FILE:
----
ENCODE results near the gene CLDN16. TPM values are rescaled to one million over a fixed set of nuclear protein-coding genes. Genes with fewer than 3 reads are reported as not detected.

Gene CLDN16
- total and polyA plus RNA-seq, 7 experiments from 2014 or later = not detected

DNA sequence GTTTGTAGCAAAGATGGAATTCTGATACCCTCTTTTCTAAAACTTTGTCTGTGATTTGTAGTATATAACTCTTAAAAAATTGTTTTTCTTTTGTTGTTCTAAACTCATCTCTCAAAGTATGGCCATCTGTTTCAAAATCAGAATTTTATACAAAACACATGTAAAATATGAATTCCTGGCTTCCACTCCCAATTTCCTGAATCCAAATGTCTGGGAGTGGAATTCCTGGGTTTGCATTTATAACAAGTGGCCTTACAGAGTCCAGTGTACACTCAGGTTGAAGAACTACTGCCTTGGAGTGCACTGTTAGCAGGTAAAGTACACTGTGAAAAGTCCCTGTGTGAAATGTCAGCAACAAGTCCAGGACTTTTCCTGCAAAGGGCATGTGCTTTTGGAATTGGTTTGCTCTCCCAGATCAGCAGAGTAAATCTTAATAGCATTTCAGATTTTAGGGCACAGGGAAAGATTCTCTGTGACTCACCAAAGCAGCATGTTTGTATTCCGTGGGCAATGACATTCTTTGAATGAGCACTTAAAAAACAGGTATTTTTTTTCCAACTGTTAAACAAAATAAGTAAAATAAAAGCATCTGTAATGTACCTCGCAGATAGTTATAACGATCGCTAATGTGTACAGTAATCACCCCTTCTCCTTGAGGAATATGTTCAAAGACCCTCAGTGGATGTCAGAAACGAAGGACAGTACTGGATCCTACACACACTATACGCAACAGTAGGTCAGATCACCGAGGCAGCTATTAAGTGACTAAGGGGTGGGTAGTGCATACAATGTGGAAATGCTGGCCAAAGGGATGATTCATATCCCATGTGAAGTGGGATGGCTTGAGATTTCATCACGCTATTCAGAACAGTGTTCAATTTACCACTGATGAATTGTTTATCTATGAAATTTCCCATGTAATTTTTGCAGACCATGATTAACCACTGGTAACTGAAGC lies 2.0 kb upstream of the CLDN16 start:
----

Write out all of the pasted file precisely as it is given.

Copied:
ENCODE results near the gene CLDN16. TPM values are rescaled to one million over a fixed set of nuclear protein-coding genes. Genes with fewer than 3 reads are reported as not detected.

Gene CLDN16
- total and polyA plus RNA-seq, 7 experiments from 2014 or later = not detected

DNA sequence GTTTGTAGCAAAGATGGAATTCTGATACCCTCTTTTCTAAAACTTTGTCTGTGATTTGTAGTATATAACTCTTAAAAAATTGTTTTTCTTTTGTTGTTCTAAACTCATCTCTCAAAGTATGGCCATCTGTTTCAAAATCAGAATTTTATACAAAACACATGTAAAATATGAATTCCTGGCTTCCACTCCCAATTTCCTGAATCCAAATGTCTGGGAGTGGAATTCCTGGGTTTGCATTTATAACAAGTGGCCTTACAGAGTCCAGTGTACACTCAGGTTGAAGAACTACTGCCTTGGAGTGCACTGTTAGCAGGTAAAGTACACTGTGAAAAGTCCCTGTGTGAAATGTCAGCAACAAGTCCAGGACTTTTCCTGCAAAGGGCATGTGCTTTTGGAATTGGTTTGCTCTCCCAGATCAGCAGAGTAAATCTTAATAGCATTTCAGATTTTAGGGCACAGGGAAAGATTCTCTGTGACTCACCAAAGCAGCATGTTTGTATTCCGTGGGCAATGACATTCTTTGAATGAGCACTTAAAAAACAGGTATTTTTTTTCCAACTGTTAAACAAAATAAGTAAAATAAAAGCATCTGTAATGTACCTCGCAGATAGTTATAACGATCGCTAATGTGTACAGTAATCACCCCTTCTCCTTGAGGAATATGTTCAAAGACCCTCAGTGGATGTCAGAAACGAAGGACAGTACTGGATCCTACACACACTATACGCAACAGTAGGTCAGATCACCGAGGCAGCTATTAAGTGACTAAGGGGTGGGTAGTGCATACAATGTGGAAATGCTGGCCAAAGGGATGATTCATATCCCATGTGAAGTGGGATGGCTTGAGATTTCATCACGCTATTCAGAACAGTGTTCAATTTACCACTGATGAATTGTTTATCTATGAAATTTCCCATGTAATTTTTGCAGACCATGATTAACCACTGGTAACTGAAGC lies 2.0 kb upstream of the CLDN16 start: